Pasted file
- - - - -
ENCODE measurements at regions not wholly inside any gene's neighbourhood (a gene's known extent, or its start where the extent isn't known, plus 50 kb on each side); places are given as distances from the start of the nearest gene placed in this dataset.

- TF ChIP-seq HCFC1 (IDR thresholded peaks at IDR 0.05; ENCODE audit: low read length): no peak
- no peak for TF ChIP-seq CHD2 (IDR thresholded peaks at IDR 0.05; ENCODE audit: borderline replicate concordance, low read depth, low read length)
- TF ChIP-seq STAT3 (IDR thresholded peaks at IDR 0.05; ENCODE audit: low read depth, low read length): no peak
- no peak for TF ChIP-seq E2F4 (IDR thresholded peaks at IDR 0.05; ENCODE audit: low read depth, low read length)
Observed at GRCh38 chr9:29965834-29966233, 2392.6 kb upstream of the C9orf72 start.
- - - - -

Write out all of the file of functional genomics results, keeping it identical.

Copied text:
ENCODE measurements at regions not wholly inside any gene's neighbourhood (a gene's known extent, or its start where the extent isn't known, plus 50 kb on each side); places are given as distances from the start of the nearest gene placed in this dataset.

- TF ChIP-seq HCFC1 (IDR thresholded peaks at IDR 0.05; ENCODE audit: low read length): no peak
- no peak for TF ChIP-seq CHD2 (IDR thresholded peaks at IDR 0.05; ENCODE audit: borderline replicate concordance, low read depth, low read length)
- TF ChIP-seq STAT3 (IDR thresholded peaks at IDR 0.05; ENCODE audit: low read depth, low read length): no peak
- no peak for TF ChIP-seq E2F4 (IDR thresholded peaks at IDR 0.05; ENCODE audit: low read depth, low read length)
Observed at GRCh38 chr9:29965834-29966233, 2392.6 kb upstream of the C9orf72 start.